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Does photo-realism really matter?

Sure, graphics matter to an extent, but at what cost? Introversion's (Darwinia, Defcon) Mark Morris argues that developers' pursuit of photo-realism is a dead-end for the industry.

So far, with visually abstract games like Uplink, Darwinia and Defcon: Everybody Dies, Introversion has taken an obvious stance on the graphics vs. gameplay debate. Company director Morris says that Introversion is likely never to create a photo-realistic title, and his reasoning is simple: "Everybody's doing it, it's expensive and, most importantly, photo-realism doesn't matter."

But really, would any reasonable person argue that graphics (particularly photo-realistic graphics) are more important than the gameplay factor? Probably not, but Morris says that the games that are released nowadays indicate otherwise.

"What I think happens too often is that [developers] sort of go, 'We're going to show you the best graphics you've ever seen and then we might pack a bit of gameplay or a little bit of entertaining fun on at the end," he says. "I think that's a very bad thing, a very bad thing to do, and I think we're seeing a lot of companies doing it."

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heihoosilver3615d ago

if not why made new and more powerfull/expensive machines?
We only needed a saturn or Ps1 if Photo-realism doesn´t matter.

THAMMER13615d ago

Yes it dose. Just look at R: FOM and GOW. Both games play great and have great graphics. Crack down has awesome graphics and Game play that is on par with the best Mario games out. And Halo is Just WOW. And Madden 2007 is pretty too. So this guy is lame.

The best games have awesome game play and he probably sucks at video games in the 1st place. I tired of the tools that try to make it seem like good graphics are a bad thing. That is why I buy so many games. I want to see the best graphics and get pulled into a game by its realistic effects.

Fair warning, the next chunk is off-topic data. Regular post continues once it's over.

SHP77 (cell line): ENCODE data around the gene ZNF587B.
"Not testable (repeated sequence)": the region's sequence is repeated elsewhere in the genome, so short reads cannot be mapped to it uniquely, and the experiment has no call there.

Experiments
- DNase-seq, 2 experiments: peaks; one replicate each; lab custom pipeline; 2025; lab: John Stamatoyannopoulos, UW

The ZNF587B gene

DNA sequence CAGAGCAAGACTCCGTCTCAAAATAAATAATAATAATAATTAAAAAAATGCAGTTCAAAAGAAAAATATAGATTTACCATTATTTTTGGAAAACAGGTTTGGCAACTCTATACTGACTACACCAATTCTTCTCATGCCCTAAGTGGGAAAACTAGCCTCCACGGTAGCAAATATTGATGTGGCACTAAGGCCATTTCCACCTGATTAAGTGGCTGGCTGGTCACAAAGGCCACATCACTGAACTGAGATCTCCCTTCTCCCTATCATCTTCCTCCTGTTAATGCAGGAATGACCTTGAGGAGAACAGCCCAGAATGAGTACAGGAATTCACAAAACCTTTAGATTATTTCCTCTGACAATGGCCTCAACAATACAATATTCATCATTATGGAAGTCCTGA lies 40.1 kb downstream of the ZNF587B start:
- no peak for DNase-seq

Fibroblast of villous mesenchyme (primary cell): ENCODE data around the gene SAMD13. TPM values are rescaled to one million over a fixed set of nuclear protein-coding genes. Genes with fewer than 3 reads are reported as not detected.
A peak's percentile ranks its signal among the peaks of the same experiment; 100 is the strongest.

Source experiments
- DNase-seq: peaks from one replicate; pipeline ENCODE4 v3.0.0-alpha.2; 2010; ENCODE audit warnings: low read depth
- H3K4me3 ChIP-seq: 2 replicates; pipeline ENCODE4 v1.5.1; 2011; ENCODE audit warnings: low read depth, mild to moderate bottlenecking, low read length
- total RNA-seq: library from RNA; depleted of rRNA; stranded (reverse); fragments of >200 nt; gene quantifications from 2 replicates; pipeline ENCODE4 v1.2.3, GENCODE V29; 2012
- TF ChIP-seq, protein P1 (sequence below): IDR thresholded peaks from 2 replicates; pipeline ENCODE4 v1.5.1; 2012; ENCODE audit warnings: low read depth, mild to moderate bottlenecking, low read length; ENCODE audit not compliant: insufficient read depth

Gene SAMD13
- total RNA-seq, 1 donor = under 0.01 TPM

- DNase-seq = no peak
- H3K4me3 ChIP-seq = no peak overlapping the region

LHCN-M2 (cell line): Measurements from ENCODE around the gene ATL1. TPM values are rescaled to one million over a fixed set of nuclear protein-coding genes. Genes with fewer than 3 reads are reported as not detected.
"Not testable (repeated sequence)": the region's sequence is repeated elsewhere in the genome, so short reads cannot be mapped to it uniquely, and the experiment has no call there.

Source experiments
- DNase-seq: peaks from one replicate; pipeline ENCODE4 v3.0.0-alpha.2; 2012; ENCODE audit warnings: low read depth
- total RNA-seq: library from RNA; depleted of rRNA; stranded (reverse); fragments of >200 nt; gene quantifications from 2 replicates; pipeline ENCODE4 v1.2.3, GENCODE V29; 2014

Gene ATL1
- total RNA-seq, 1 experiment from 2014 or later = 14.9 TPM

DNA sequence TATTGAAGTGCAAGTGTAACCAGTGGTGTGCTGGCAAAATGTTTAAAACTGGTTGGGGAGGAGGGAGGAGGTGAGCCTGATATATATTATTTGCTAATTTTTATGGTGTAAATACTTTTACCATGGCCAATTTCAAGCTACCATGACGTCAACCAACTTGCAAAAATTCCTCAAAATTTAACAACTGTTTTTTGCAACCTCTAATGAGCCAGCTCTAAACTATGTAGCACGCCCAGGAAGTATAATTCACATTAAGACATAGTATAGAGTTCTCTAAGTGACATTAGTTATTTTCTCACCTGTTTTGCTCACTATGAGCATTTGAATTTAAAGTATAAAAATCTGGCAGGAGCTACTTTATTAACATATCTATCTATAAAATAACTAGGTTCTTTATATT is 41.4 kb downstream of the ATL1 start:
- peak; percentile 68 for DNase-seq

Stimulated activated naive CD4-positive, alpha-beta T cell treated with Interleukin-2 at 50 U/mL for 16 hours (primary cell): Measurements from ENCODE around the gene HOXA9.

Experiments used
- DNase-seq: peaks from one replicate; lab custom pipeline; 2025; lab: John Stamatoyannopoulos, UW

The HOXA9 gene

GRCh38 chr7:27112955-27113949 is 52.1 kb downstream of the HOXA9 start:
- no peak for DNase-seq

Bullseye3615d ago

I'm tempted to instantly agree with the guys above and say yes,photo -realism matters.But i would just like to qualify that a bit more,before i pledge alliegance to the almighty graphics gods. afterall, we have been playing games for decades now and the first game characters consisted of not much more than stick figures.I don't think we enjoyed those games any less than we enjoy the modern, graphic intensive games we play today.So,it may be its what we have become accustomed to rather than whats actually needed from an entertainment point of view.I sometimes wonder if it isn't the industry that pushes the graphics, because of a lack of inventiveness and originality in the gameplay department.See,i don't recall us arguing over the graphics quality in Mario, or the fact that street fighter wasn't hi-res, no, we where to busy enjoying wonderfully entertaining games.Photo-realism in games is inevitable,whether its essential is, i think, debatable.

THAMMER13615d ago

You do not need to have great graphics for a great game. But it dose help. Street fighter is fun because of the awesome game play and what it takes to master the controls. You will allways forgive the graphics because they nailed the game play so tight.

0ldb0y3614d ago

I certainly agree with your thoughts about the industry pushing for more photo-realism over gameplay, but at the same time I attribute much of the OVER emphasis on consumers demanding it when they shouldn't be.

You can have a great game that has non-photo realistic visuals and great play value (i.e. New Super Mario Bros for the DS), but great graphics and poor gameplay will NOT amount to a great game. Take Eragon, for example, which actually had poor graphics and gameplay. Even if it had the best photo-realistic visuals, to the point where it looked like you were controlling real life people, it wouldn't have helped the gaming experience.

As Morris explained, visuals had a great impact when they grew in complexity from blocky 2D sprites into 3D models, and I'll agree that graphics are the first draw for any game as it appeals to most people's dominant sense of sight. Personally, I feel that it gets to a point where photo-realism can actually take away from a game, regardless of gameplay.

For another example, consider Gears of War. Both visuals and gameplay are astounding, but Marcus and Delta squad character models are pretty stretched in terms of realism to actual human beings. Real people are not proportioned like that (except maybe body builders, in which case they wouldn't even be able to move as soldiers need to). Had they been able to perfectly replicate human character models, I doubt I would have liked it as much. It was the art direction that drew me in rather than its similarity to real life.

In some instances, photo realism does play a vital role, i.e. racing simulators where you want the car models to be crisp and accurate to real life. But making it a priority in all games is simply a mistake.

In the end, the article is making the point that you have to balance between visuals and gameplay, but you'll usually have them work in opposite directions. Yes, photo-realism matters, but gameplay trumps all.

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